I enjoy working with the subject of ‘beat’, especially with non-musicians or less experienced musicians. The phenomenon itself is so fundamental it can be a challenge to define it. It’s like asking, “What is air?” We can all produce a quasi-scientific definition of the air we breathe, but our experience of it could not be more fundamental to our existence, and it is very difficult to capture this experience with words. It is the same thing with ‘beat’.
Older children or adults more oriented to popular music are likely to associate the word with drum patterns. Classical musicians who primarily learn music through notation tend to associate the word ‘beat’ with groupings of beats, i.e. time signature or meter. Jazz musicians relate the concept of beat to a player’s sense of “time”: one’s personal style might be associated with being “ahead of the beat” or “behind the beat”.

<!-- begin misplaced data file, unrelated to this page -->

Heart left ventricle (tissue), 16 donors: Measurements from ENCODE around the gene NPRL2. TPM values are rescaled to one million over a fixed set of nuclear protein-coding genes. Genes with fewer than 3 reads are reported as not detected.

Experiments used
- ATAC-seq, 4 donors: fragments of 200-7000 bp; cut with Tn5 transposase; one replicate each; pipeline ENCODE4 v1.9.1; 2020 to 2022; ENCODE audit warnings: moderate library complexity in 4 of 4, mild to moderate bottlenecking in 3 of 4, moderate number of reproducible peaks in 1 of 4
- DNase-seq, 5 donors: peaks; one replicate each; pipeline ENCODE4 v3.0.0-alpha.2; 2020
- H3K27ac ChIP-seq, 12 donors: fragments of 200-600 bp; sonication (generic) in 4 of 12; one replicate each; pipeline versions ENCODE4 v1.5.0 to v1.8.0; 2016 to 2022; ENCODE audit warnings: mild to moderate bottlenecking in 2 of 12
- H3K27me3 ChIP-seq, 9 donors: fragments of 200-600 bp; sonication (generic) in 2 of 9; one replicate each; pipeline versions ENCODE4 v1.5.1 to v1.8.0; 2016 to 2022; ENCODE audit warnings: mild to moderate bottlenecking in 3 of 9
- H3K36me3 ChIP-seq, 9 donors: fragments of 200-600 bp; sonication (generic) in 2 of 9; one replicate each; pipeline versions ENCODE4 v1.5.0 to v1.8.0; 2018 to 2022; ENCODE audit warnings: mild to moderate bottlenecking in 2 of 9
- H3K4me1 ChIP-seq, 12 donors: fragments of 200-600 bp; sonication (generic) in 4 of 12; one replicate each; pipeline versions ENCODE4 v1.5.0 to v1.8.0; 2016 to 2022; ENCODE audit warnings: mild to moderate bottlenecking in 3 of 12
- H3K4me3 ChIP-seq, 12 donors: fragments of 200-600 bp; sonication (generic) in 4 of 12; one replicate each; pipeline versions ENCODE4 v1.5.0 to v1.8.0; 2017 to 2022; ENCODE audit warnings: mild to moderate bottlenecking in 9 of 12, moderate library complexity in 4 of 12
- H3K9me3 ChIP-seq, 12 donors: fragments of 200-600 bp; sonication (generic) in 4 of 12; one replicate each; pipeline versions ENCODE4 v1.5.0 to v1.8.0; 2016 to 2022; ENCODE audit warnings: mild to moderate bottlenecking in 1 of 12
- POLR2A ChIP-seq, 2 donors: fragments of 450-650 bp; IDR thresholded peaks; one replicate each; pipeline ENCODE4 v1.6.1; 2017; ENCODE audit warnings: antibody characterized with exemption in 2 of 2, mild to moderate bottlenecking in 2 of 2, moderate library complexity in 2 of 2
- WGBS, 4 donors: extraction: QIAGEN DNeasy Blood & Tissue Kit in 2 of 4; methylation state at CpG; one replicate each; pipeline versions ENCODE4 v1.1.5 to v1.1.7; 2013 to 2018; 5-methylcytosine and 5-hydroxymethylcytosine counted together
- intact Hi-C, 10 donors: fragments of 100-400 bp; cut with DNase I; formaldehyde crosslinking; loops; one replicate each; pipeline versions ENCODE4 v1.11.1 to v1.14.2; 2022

Like many fundamental motor experiences, people can’t really be taught to feel a beat in music any more than they can be taught to walk, ride a bike or skip. We can “teach” by setting up the right conditions for it to happen naturally, but I do think the we have to say “teach” in this case. With the Dalcroze approach, I feel comfortable removing the scare quotes.
This is the music I am currently using to explore this subject with students of all ages. In some selections the beat is very strong and clear, in others almost totally obscured (but still present).
Here is a page with other playlists that I am using for different subjects.
What would you put on your ‘beat’ playlist?
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